| July 20, 2019
While I realize there has been quite a bit of non-technical posts as of late, I wanted to continue to share things that mean a lot to me.
Two years ago I was hit with news that shook me to my core. I was not aware that I could be affected in that way – it was a profound sense of loss, sadness, and despair at the news that Chester Bennington of Linkin Park had taken his own life. On the surface, one might ask why I would describe it in such drastic terms. It is not as if he was a close friend, or that I had even known him as a casual acquaintance. But in the weeks and months that followed I went through a particularly dark time emotionally, often feeling physically ill, at times being near throwing up at the pain and hurt with the torrent of emotion that I was feeling. Why and how could and should this strangers passing, sad as it may be, affect me so?
I reflected several days after Chester’s death and thought back to a friend of mine who was deeply saddened at the news of the death of David Bowe in January 2016. At the time I had no context to understand what he was feeling, and I made light of the impact it had on them. When Chester passed, I was remorseful, guilty and embarrassed that I had not recognized and offered empathy to them or even to try to understand their situation. When that feeling of loss had come over me to the point where I was physical ill, I could not totally comprehend why at the time. As the days passed, it gradually became easier as I began reading about the experiences of others who had the same emotions. I found a connection in a community of people, who despite having not known Chester, were impacted in their lives through the connection that music brings – a connection that may not ever be fully explained to those who had the experience of such a connection in their lives.
In my case, it began when I started listening to Linkin Park’s music in the year 2000 when “One Step Closer” hit the radio. In October 2000, I remember buying the CD Hybrid Theory – it was the only music CD that I had ever purchased for myself, all the others had been a gift. From the day the album was released, I listened to the music of Linkin Park daily, often on repeat, for two-three-five-ten…twenty iterations. I had a deep connection with their articulation and expression in the music. As the years progressed, they released more music and the playlist grew. Yet through the years, my daily habits continued. In 2011, my wife and I attended a Linkin Park Concert, which also happened to be the first live concert I had ever attended. It was something I will never forget, and will forever be grateful for the opportunity to have seen them in concert.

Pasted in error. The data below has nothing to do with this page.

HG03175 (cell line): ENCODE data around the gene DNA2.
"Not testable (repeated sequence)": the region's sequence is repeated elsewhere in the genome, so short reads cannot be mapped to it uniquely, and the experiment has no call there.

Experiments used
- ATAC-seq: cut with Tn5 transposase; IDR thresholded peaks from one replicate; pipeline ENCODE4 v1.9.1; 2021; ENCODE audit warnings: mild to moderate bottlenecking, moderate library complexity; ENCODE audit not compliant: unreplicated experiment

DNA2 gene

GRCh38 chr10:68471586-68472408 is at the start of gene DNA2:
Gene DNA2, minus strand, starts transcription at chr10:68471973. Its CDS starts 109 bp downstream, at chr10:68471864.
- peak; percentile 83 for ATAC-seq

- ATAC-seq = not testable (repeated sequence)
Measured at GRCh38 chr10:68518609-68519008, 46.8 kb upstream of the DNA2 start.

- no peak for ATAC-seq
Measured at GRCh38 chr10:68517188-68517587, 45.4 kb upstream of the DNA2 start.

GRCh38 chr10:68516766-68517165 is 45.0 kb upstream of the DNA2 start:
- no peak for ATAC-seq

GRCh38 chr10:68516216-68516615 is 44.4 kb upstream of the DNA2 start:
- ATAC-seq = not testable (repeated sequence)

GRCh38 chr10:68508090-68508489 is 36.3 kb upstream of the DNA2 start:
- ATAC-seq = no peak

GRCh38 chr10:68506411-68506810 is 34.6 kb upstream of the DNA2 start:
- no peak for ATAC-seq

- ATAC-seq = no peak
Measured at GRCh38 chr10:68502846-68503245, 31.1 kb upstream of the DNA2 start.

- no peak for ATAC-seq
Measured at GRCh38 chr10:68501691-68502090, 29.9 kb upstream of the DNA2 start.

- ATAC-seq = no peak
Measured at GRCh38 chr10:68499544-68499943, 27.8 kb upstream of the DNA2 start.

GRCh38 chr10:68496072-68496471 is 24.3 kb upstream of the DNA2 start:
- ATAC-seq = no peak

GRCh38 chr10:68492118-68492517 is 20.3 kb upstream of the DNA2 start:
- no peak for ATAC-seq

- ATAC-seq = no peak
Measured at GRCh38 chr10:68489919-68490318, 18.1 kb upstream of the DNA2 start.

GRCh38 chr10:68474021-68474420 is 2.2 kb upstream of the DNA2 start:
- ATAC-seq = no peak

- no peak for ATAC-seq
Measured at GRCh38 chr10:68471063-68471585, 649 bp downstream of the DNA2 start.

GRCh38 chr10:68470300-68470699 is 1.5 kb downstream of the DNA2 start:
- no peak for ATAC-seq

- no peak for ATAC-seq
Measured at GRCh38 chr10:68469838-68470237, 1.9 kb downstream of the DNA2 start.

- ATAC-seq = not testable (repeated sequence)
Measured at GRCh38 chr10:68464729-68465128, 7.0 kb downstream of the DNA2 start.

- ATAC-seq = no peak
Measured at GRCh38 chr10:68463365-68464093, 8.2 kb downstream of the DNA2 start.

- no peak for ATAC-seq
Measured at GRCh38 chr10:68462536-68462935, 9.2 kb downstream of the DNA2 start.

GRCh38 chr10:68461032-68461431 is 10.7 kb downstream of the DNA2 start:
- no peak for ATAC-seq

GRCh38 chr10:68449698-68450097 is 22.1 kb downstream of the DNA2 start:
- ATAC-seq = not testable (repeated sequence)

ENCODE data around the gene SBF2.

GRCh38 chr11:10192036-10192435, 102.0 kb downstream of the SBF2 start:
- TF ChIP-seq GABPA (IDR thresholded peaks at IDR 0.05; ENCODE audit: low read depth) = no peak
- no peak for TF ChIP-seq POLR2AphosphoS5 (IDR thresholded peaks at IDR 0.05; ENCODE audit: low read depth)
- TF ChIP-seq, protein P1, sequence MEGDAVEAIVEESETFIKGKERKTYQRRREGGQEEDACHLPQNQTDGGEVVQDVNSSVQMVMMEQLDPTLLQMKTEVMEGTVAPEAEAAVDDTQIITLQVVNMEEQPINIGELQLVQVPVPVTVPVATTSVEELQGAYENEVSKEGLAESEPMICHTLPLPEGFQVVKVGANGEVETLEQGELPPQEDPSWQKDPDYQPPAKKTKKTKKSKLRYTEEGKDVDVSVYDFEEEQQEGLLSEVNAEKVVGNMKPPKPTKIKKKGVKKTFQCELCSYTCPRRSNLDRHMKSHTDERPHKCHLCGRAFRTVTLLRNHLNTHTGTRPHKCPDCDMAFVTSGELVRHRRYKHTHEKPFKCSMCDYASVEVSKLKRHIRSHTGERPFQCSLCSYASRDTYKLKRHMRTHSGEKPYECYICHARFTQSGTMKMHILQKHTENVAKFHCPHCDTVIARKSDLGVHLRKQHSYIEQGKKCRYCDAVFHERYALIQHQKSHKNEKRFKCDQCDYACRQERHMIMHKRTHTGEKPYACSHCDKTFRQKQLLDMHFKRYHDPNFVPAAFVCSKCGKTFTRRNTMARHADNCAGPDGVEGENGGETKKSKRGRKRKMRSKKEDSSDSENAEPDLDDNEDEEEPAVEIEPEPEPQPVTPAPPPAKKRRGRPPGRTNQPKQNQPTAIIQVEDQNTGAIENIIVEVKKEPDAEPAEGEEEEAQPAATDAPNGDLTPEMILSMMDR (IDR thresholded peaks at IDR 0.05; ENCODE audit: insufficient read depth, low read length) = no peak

I continued that pattern of daily listening, for at least 45-60 minutes per day, it seems, for nearly 17 years until Chester took his own life. Linkin Park and the vocals of Chester Bennington were something that had been apart of my life longer than I just about everything else I had ever known. Longer than my marriage, my career… In a way, it was my escape into something familiar. While I never connected with many people in my day to day life who were anything more than casual fans of their music, I continued to keep their music in my life.
Throughout the years Linkin Park grew and used their influence for benefit of those less fortunate. I became aware of the band’s efforts in Music For Relief after the Haitian earthquake in 2010. I realized that there was a connection to humanitarian efforts the band had been involved with that I was previously unaware, and that they were positively impacting the lives of others around the world. In a world filled with many inescapable tragedies, I was inspired with a renewed sense of hope to see them so generously giving of themselves, their time and using their platform for the good of others.
In the months following the news of the death of Chester Bennington, there was a deep sadness within me. I felt as though a major part of my life would never be the same. I would never have the chance to go see Linkin Park in concert as I had in 2011. More than that, I reflected on what it meant that a man who had a family, at a point of “doing well for ones self” just having had entered his 40’s with notoriety and a full life ahead had made such a dark and drastic decision to end his life.
I later learned that Chester was friends with Chris Cornell, who I knew had died by suicide two months prior. I struggled to find an understanding of the pain that these two men had in their lives to lead to their ultimate end. It opened my eyes to the very real struggle that so many people of all walks face, and towards an understanding that the issue of mental well being affects people of all walks.
I wanted to echo the words of Talinda Bennington, Chester’s late wife, spoken at the Hollywood Bowl in October 2017, “It is time that we recognize that mental health is as important as our physical health.”
If you are able and want to contribute to make a difference, please visit 320 at ChangeDirection.org
Some have commented saying that they do not want to glorify or celebrate the day of Chester’s death, and for that I agree. But I do believe we can take the opportunity to reflect and remind ourselves to be kind to each other, love each other and offer empathy to others.
If you are struggling, you are not alone. Please seek help.